Maternal health and stress in families with a child who has multiple disabilities.

Maria Truesdale-Kennedy, Roy McConkey

    Research output: Contribution to journalArticlepeer-review


    The presence of a disabled child is known to increase family stress and parental ill-health. However it unclear the extent to which support services can alleviate this. Families using two, short-break services – both residential and domiciliary - formed the study population (N=68). Measures were taken using standardised instruments of children’s development and maladaptive behaviours, parental stress, parental health and the supports that the families received from services, professionals and relatives and friends. Significant proportions of these service users were stressed and had high levels of psychiatric morbidity. The sole predictor of stress was parental ill-health which in turn was linked with children who had higher scores on motor skills and the presence of other disabled dependents in the family. Families who were most stressed or in poorer health received no greater amounts of support.The findings reinforced the complexity of disentangling the relationships between family needs and service supports. They also suggest that existing presumptions about more services reducing family stress are too simplistic. It is argued that the meaning of support for families needs to be critically reviewed along with an examination of the coping strategies used by families. This should result in better matching of support services to individual family needs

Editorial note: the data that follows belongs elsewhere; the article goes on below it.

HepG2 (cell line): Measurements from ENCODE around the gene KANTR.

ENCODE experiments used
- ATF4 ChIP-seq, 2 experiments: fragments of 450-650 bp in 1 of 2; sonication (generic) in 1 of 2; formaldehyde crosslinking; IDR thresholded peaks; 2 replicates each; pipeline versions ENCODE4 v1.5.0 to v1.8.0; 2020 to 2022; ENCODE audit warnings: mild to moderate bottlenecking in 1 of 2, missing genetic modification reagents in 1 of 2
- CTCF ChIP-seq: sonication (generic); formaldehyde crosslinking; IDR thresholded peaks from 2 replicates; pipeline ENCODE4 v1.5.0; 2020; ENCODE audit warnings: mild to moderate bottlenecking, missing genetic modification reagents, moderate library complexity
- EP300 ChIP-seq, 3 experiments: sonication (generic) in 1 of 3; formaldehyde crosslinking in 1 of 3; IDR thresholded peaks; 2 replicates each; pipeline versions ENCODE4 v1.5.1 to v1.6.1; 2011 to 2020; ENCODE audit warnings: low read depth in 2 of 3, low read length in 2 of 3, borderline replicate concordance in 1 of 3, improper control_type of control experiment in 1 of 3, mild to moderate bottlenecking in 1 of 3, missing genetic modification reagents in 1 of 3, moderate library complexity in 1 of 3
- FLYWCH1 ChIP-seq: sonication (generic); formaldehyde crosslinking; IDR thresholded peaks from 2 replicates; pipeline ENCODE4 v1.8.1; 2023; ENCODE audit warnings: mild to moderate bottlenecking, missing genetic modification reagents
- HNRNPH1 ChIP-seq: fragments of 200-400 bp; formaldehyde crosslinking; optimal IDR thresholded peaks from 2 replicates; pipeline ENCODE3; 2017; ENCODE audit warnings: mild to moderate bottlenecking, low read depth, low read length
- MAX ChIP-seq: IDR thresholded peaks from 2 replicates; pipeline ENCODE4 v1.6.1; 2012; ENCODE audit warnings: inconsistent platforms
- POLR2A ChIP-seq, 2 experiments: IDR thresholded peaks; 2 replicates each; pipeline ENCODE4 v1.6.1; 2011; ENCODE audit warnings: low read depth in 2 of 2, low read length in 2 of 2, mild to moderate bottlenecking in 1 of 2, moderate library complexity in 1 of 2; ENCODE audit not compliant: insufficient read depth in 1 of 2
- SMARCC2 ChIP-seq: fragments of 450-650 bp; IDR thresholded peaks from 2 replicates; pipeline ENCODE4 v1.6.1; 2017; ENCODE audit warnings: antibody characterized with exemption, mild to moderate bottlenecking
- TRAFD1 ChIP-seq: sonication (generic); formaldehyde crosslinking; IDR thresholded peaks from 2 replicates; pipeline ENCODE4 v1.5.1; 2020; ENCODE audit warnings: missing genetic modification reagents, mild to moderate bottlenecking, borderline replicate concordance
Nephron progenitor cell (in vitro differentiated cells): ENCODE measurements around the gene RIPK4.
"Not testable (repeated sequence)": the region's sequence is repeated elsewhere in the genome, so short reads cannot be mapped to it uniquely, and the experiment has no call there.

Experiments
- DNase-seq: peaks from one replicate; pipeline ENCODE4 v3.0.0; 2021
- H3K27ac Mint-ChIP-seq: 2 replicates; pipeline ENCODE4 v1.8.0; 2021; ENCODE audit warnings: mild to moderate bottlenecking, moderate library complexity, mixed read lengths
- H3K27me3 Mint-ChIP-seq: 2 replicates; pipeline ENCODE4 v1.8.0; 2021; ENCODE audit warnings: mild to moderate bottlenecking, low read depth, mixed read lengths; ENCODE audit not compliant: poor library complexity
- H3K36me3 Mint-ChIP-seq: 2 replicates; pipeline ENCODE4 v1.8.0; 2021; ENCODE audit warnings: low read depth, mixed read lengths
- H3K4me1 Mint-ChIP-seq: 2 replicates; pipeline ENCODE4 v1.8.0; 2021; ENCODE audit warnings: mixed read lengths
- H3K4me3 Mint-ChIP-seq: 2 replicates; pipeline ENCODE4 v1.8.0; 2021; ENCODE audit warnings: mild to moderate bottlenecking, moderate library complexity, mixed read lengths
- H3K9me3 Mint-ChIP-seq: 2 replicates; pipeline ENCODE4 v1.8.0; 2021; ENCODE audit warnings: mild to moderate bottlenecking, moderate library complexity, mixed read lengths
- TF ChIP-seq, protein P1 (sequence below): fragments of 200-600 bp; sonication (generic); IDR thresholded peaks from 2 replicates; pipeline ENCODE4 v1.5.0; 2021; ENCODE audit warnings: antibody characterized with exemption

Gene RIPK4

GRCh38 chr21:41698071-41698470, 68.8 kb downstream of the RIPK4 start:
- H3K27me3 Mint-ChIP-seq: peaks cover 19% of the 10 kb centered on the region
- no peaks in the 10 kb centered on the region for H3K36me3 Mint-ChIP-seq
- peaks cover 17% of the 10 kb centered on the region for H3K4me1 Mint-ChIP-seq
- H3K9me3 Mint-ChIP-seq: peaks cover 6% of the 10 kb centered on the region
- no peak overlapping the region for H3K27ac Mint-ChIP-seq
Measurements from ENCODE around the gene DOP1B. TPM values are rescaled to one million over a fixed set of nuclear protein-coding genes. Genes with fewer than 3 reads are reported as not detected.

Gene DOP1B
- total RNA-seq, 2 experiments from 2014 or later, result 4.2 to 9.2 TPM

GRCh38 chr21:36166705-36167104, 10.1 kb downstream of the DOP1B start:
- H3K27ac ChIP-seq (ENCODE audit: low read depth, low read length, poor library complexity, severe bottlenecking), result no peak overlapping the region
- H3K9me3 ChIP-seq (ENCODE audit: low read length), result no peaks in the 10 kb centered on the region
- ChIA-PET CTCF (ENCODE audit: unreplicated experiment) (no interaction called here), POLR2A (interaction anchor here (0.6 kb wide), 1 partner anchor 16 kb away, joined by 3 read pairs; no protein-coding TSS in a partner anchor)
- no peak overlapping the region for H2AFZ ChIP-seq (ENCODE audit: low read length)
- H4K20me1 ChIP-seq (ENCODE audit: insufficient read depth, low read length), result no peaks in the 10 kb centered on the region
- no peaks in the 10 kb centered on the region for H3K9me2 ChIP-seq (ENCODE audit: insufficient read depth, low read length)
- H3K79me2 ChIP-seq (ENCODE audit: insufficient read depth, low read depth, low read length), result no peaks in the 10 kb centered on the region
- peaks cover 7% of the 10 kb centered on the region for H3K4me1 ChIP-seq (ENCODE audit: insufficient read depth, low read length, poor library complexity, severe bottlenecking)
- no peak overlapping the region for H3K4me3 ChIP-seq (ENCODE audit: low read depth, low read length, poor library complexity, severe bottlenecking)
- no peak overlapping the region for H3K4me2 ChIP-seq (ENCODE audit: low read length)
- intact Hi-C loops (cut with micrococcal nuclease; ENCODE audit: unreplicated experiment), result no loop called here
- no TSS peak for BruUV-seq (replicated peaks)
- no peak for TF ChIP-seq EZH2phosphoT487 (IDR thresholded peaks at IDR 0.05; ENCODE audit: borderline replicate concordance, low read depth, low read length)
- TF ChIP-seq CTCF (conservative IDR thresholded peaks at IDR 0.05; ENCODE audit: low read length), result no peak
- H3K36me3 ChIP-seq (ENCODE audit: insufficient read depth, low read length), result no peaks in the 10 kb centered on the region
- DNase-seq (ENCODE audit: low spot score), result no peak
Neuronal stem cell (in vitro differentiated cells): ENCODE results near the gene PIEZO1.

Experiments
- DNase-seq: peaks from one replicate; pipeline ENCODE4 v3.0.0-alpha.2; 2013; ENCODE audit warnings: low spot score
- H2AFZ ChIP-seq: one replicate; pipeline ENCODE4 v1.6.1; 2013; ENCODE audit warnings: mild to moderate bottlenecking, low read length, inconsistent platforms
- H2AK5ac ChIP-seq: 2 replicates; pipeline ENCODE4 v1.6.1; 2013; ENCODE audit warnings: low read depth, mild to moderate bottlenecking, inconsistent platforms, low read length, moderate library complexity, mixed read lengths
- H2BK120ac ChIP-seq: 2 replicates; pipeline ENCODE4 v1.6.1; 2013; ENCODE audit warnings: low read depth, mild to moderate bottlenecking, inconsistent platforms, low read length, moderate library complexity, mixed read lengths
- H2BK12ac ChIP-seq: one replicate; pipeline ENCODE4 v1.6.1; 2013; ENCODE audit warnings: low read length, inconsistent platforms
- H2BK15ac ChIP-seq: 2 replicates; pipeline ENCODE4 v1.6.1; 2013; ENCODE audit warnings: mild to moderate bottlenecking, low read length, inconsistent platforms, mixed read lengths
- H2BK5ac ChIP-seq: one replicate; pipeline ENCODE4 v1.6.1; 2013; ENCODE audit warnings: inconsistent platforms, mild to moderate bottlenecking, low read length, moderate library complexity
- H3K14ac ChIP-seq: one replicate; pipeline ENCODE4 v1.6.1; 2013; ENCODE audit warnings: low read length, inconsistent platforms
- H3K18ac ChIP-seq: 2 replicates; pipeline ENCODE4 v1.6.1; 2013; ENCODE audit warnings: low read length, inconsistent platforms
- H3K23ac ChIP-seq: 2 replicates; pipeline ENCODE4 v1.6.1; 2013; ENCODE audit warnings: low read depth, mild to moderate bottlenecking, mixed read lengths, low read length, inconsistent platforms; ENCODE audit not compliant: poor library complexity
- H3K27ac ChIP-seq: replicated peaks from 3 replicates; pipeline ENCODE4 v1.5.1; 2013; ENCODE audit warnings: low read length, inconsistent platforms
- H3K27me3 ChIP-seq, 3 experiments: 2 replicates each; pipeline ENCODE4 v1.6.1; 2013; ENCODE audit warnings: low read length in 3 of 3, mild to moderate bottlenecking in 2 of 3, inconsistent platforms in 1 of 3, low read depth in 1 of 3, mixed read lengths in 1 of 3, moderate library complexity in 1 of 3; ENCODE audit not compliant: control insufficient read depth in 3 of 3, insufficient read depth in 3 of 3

Original languageEnglish
    Pages (from-to)143-152
    JournalChild Care in Practice
    Publication statusPublished (in print/issue) - 1 Jul 2001


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